It’s game on in the fight over net neutrality.
In a 2-to-1 vote along party lines today, the FCC authorized a Notice of Proposed Rulemaking to undo the 2015 decision to enforce open internet rules under Title II of the Communications Act. That empowers the agency to regulate the medium as a common carrier similar to phones.
The FCC will seek public comment for 90 days — up to August 16 — and could vote on the matter as early as October.
FCC Chairman Ajit Pai made it clear that he wants to go back to Title I, which gives the agency less clout to regulate internet service providers. The U.S. Court of Appeals in D.C. overturned the FCC’s previous net neutrality rules saying that regulators lacked the authority to act under Title I.
“The internet was not broken in 2015,” Pai said today. “We were not living in a digital dystopia.”
His predecessor, Tom Wheeler, promoted Title II under “partisan pressure from the White House” and imposed “heavy handed” regulations on cable and phone internet providers, he says. That led some ISPs to hesitate to “build or expand networks.”
The FCC’s lone Democratic commissioner, Mignon Clyburn, rejects that argument.
“I have yet to see a credible analysis that suggests that broadband provider capital expenditures have declined as a result of our 2015 open internet order,” she says.
Indeed, “the most recent analysts of the market actually suggests that total capital investment by publicly traded internet service providers was up 5% since the 2015 open internet order was adopted. Edge investment? Up. Broadband revenues? Up…. There simply has not been enough market experience with this framework in order to tell what caused what.”
Companies, trade groups, and public interest groups wasted no time in responding. Here’s what some of the more prominent players said:
Writers Guild of America, East President Michael Winship and Executive Director Lowell Peterson:
The most profound innovations in Internet history were made possible precisely because of net neutrality, not despite it. Permitting powerful gatekeepers to control and prioritize what flows through this single pipe, at what rate and quality, has an enormous effect on what Americans watch and read and learn and write and communicate. Equal and open access is essential. Eliminating the Title II order will deprive the American people of precisely that equal and open access.
Comcast Senior EVP David Cohen:
Comcast supports strong, legally enforceable net neutrality protections that ensure a free and Open Internet for all of our customers. We do not and will not block, slow down, or discriminate against lawful content. Especially in the current heated political climate, we must come together, from across the aisle, both public and private sector, to find common ground that protects consumers on the core elements of net neutrality without unnecessary and harmful regulatory overreach.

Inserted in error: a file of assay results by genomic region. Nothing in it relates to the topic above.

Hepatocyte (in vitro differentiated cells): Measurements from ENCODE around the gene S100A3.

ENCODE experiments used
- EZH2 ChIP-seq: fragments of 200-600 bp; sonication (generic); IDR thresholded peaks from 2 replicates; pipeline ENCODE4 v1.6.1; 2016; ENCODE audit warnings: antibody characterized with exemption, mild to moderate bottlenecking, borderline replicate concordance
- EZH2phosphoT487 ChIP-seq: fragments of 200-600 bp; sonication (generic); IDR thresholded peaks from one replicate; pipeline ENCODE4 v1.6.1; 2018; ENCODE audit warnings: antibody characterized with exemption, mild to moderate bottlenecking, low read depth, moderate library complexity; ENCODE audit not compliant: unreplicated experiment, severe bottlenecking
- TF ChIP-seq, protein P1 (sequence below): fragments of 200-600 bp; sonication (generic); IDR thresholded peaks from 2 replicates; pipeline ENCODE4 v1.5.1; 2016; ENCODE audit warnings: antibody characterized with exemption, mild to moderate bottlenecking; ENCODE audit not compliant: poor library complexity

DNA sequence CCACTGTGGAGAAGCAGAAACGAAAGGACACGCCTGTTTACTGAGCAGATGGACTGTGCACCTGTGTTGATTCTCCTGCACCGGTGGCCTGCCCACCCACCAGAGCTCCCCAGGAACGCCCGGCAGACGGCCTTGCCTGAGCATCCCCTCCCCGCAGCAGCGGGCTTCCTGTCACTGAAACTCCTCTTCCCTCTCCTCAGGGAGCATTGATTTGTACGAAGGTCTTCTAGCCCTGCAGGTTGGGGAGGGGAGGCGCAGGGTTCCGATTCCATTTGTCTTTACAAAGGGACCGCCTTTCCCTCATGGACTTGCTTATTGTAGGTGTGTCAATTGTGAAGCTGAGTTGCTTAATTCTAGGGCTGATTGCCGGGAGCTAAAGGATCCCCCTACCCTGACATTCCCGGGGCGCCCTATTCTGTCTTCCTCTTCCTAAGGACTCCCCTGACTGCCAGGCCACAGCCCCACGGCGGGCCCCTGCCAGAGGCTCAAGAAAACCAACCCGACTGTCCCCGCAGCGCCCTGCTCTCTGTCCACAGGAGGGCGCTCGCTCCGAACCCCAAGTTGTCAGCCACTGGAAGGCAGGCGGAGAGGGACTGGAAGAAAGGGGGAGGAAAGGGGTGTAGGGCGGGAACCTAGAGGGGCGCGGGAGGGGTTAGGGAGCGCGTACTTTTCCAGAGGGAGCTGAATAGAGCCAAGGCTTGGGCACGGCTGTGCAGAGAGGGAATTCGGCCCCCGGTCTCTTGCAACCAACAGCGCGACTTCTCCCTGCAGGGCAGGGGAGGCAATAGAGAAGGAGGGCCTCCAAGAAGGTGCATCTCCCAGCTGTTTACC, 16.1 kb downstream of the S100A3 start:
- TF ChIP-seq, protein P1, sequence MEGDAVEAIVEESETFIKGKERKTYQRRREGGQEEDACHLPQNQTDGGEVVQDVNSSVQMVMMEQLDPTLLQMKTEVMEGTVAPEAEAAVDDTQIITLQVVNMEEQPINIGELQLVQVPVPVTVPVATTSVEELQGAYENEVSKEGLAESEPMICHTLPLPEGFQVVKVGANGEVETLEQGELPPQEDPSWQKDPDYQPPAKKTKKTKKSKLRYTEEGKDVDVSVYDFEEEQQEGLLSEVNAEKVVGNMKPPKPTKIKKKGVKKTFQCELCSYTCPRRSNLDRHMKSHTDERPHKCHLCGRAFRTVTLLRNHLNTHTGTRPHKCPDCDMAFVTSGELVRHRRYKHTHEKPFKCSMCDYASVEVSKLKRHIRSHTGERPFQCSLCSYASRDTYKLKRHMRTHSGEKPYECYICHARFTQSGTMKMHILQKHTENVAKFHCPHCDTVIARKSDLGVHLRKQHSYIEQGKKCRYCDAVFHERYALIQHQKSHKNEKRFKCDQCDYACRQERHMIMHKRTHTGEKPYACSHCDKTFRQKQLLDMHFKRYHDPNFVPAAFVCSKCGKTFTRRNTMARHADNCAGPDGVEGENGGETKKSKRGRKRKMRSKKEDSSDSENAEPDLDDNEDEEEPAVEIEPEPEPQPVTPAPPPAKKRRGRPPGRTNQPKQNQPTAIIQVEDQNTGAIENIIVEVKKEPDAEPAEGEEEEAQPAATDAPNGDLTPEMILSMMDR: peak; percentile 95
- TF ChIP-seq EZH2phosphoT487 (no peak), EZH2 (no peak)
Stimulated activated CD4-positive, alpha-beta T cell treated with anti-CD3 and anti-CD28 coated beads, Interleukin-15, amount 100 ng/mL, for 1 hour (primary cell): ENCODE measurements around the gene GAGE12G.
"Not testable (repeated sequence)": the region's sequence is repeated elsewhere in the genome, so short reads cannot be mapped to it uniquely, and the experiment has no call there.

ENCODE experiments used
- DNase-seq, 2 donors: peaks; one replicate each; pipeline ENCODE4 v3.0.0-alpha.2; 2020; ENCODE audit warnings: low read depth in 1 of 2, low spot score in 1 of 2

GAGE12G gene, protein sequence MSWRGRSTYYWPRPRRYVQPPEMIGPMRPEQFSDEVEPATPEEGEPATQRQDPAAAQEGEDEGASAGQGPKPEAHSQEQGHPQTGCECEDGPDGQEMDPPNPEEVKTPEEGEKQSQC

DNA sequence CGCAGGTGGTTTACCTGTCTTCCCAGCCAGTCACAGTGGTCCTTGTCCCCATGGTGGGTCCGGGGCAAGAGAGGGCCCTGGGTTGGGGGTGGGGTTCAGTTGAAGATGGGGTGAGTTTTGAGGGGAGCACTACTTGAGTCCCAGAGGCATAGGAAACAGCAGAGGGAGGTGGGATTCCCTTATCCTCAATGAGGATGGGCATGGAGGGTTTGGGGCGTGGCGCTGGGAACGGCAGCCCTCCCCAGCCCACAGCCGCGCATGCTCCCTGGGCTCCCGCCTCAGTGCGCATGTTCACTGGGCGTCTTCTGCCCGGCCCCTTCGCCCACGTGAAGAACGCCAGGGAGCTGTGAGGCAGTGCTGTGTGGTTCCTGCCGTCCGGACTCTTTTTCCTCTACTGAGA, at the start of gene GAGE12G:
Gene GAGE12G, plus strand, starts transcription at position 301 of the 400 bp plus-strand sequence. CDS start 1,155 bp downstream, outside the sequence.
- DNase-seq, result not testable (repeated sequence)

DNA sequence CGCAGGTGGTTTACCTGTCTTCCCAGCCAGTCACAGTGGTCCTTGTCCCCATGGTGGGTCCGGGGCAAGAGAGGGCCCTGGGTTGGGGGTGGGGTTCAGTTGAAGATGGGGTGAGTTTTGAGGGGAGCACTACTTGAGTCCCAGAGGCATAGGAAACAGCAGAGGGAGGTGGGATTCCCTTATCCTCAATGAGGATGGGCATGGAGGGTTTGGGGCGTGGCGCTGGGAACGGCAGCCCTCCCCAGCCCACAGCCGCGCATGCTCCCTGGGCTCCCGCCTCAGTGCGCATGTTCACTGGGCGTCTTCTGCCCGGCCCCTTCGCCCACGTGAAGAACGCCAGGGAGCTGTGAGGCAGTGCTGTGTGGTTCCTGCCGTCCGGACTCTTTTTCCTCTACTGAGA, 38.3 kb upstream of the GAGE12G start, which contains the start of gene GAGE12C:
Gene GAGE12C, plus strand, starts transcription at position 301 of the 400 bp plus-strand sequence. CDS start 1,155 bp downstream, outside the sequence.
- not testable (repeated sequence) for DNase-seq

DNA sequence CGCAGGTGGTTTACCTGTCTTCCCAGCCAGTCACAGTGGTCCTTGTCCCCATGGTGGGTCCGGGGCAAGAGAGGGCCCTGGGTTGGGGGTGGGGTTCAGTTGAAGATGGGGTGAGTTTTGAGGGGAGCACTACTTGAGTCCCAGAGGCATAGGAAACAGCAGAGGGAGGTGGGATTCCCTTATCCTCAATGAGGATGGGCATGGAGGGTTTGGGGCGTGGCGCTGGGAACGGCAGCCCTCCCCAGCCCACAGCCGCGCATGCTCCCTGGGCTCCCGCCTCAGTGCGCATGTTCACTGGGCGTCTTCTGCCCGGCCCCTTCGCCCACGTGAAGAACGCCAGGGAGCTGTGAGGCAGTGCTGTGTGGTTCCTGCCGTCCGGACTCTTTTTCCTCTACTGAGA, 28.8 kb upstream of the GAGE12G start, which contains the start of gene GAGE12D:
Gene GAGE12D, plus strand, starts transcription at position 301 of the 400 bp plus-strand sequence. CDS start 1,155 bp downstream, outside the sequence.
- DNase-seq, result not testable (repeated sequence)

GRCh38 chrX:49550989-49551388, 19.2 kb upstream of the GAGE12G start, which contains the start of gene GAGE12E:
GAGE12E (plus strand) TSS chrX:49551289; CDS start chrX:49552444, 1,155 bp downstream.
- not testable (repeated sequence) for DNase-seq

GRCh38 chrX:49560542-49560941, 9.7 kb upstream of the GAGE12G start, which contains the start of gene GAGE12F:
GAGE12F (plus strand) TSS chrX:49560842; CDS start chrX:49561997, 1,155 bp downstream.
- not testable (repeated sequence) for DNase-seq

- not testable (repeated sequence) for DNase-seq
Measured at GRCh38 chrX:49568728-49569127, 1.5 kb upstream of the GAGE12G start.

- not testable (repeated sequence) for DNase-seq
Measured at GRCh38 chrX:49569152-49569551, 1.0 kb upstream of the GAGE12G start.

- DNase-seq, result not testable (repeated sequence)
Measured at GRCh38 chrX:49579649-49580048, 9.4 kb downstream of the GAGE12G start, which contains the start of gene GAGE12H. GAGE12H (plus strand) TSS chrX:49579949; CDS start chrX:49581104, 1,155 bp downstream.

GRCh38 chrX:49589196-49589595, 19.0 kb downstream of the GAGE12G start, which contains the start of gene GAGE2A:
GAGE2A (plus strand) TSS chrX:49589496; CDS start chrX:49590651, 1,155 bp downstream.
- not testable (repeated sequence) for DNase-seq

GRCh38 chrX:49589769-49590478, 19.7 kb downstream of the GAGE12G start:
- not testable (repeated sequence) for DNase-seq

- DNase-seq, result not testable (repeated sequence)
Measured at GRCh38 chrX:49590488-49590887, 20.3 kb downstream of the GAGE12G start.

Public Knowledge Associate Policy Counsel Kate Forscey:
Net neutrality is immensely important for the arts community. Strong Open Internet rules enable filmmakers, writers, graphics designers, YouTube vloggers, game developers and more to explore new ideas, raise funding for cutting edge projects and share their work with the public. The open internet provides a depthless well of inspiration that offers artists of every stripe independence to follow their creative passion wherever it leads. Such open access is especially important for fostering risky or controversial art that challenges our thinking as a society.
NCTA – The Internet & Television Association CEO Michael Powell:
Despite the hyperbolic claims, consumers realize that public utility regulation is not net neutrality. The cable industry has supported and delivered an open internet for decades. That open experience – which allows consumers to go anywhere and run any application on the internet – will not change. We look forward to participating in this proceeding and to forging a reasoned approach that will promote continued investment and innovation, and protect the open internet without the heavy yoke of public utility regulation.
Consumers Union Senior Policy Counsel Jonathan Schwantes:
This proposal should be chilling to everyone who values the internet as a platform for free speech, commerce, entrepreneurship, and citizen engagement. Preserving the open internet has prompted an unprecedented response from consumers on multiple occasions, with millions voicing their continued support for net neutrality rules. We implore Chairman Pai to listen to the interests of the public the Commission was tasked with protecting.
USTelecom CEO Jonathan Spalter:
The FCC is moving the conversation beyond the merits of net neutrality to how best to safeguard this universally embraced value with a modern, constructive policy framework. This rulemaking wisely focuses this debate and puts a pro-consumer, pro-innovation and pro-investment policy trifecta within our reach. The internet is a central, driving force for our modern economy, and there is a smarter path forward to unlocking the full, abundant promise of broadband for our nation.
Mozilla Foundation Chief Legal and Business Officer Denelle Dixon-Thayer:
Today’s FCC vote to repeal and replace net neutrality protections brings us one step closer to a closed internet. Although it is sometimes hard to describe the “real” impacts of these decisions, this one is easy: this decision leads to an internet that benefits Internet Service Providers (ISPs), not users, and erodes free speech, competition, innovation and user choice.